PLE 4: Module 6

PLE 4: Exploring student data


This PLE is designed to develop participants understanding of how to look critically at student and school level data from an equity framework.  It is also designed to explore measures of central tendency and the limitations of demographic variables such as race, gender, and poverty level. Students will learn to:

  • Identify possible equity issues from multiple and overlapping perspectives
  • Learn to request data in formats that make it possible to explore equity issues
  • Explore appropriate measures of central tendency
  • Distinguish inferential statistics from descriptive statistics 
  • Learn to do proportional within group analysis

Essential Question

How do we examine existing data for insights into the experiences and achievements of multiple racial, ethnic, and language groups?

Activity:  Understanding a data set

For this activity, we have provided you with a data set of student level data. This data set is to be used to explore a series of equity questions and to prepare you for using data from your own setting.


Often educators look at a data set and aren’t sure what they are seeing.  One of the first steps in using data is to become familiar with what variables are included in the data set, how they are described, how they are numerically represented, and who is included in the data set.  This is a scan and description activity to become familiar with the data available.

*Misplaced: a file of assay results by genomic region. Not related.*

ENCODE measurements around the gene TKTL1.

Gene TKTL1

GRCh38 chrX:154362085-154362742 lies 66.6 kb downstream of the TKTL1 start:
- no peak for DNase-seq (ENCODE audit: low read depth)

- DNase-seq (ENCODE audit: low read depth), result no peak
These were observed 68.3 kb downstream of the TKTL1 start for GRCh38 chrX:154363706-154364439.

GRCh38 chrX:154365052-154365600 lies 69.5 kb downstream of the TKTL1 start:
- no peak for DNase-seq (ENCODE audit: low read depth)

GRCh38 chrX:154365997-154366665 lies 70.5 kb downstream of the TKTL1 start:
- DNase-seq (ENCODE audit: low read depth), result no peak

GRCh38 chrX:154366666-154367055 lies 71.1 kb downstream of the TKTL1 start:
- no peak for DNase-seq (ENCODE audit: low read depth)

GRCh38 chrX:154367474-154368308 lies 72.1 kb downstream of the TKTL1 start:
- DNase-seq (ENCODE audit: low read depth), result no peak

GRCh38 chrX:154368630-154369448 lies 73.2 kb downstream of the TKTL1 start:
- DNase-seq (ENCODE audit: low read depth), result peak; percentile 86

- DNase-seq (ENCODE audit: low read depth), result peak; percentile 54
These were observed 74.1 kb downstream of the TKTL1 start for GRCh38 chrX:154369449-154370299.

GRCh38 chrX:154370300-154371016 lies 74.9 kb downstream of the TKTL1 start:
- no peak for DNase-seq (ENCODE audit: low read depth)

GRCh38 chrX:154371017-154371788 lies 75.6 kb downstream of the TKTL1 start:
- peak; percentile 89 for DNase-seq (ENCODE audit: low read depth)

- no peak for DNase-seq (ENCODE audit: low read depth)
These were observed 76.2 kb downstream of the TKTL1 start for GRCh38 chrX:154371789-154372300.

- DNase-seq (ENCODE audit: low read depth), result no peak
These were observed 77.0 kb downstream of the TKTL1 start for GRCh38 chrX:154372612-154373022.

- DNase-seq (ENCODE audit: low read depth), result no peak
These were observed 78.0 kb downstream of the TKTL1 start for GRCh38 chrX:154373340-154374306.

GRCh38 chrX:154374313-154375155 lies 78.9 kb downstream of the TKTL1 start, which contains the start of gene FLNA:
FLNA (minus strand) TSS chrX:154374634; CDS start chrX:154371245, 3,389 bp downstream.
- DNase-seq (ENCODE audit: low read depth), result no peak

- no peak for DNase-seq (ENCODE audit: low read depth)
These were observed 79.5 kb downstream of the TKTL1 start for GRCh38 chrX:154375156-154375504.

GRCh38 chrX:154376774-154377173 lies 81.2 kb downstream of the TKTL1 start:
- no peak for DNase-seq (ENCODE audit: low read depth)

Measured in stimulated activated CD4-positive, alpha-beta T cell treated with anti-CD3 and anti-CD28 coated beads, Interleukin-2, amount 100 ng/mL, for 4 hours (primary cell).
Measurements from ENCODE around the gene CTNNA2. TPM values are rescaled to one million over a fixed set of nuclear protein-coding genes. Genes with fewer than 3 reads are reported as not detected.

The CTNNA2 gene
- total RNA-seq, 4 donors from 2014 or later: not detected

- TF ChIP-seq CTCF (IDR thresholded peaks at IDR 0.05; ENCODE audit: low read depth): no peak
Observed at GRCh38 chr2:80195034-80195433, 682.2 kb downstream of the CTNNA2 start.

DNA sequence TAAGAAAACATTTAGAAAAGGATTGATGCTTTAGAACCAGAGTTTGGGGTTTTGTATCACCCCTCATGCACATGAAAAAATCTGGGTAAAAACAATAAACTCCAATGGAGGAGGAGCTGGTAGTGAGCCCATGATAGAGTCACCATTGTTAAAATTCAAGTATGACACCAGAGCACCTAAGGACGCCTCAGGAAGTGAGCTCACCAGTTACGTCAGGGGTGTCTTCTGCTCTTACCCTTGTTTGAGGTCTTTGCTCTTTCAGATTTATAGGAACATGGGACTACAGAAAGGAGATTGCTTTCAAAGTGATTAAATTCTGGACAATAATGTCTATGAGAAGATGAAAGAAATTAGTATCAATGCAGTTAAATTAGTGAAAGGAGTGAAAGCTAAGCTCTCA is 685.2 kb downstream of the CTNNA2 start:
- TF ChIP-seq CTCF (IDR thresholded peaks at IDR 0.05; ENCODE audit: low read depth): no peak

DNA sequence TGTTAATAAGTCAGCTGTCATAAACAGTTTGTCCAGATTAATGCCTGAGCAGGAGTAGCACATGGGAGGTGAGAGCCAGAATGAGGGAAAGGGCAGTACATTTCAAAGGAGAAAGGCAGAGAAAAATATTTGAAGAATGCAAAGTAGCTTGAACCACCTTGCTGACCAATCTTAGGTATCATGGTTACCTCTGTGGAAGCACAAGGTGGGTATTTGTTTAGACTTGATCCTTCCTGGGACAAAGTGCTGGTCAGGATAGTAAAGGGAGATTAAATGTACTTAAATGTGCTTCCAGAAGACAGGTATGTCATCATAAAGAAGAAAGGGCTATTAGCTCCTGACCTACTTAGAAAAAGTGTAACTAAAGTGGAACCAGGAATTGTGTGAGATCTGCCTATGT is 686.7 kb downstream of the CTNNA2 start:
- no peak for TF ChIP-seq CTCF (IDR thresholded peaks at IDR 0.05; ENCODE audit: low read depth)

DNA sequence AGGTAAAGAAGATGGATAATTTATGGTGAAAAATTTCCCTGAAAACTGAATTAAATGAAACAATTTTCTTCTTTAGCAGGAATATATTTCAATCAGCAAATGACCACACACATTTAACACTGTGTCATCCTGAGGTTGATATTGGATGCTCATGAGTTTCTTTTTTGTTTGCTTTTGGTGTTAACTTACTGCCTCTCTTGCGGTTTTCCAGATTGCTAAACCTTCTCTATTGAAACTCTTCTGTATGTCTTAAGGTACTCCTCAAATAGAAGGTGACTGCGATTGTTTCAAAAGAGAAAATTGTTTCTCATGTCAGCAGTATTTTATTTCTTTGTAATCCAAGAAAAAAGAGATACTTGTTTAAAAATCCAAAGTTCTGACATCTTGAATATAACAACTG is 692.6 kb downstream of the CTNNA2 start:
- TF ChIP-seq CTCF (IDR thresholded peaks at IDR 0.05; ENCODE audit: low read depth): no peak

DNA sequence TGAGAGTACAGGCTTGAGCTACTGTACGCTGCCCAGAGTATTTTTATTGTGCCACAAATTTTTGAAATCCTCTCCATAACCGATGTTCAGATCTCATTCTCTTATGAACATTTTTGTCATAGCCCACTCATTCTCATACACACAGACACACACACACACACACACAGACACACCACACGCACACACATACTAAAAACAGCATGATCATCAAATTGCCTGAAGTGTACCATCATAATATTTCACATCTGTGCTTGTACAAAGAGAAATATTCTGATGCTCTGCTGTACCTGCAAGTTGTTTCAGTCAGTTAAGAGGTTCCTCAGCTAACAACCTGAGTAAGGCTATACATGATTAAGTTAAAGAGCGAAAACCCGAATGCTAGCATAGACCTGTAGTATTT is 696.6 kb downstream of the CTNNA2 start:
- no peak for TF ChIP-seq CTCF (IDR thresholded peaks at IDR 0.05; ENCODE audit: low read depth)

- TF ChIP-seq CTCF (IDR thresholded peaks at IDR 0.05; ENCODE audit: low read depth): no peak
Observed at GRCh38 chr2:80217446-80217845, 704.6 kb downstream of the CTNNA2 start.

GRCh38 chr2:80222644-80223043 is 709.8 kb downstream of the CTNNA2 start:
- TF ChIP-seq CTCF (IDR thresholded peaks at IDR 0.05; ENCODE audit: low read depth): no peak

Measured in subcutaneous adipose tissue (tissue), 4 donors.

Break into small groups and examine the data set.  Assume that the data included here are representative of the entire school.  After examining the data set, respond to the following questions.  

  1. How would you describe the students who are included?  How many? What grade(s) are represented?  What demographic and descriptive data are included?  How are the data coded?
  2. What achievement data are provided?  What do the achievement entries represent?  What is being measured and what are the scales being used.
  3. What other descriptive or outcome data are included in the spreadsheet?
  4. How would you describe the school that these data represent? 

For additional discussion:  What variable do we use to indicate poverty status?  Is this a good measure?  Why or why not? 

How do we gather information about student race?  What are the possible definitional issues?

Activity:  Describing the group

Looking at achievement, discipline and attendance data for the entire grade, answer these questions.

  1. What is the total number of students in the grade?
  2. What is the average achievement in reading?
  3. What is the average number of discipline reports?
  4. What is the average number of days missed?
  5. What percentage of students have been suspended?

Activity:  Identifying groups for equity disaggregation

Looking again at the data, answer these questions:

  1. What are the student numbers and proportions based upon student sex, student race, student ethnicity, student poverty indicator?  What are the number and proportion of students who are identified as ESL?  As receiving special education services? 
  2. Identify the number and proportion of students by sex, race, and poverty proxy status.

Activity:  Identifying proportional representation

Looking again at the data, compare the proportionality of students receiving special education services by each of the following: race, ethnicity, gender, poverty proxy status.  Compare proportion of students in each group who receive special education services.  What do you see? 

Now disaggregate even further and compare by at least two variables.  For instance, what is the proportion of black females who receive special education services v. black males, white females, white males, Asian females, Asian males, Latino students and Latina students?  What do you see?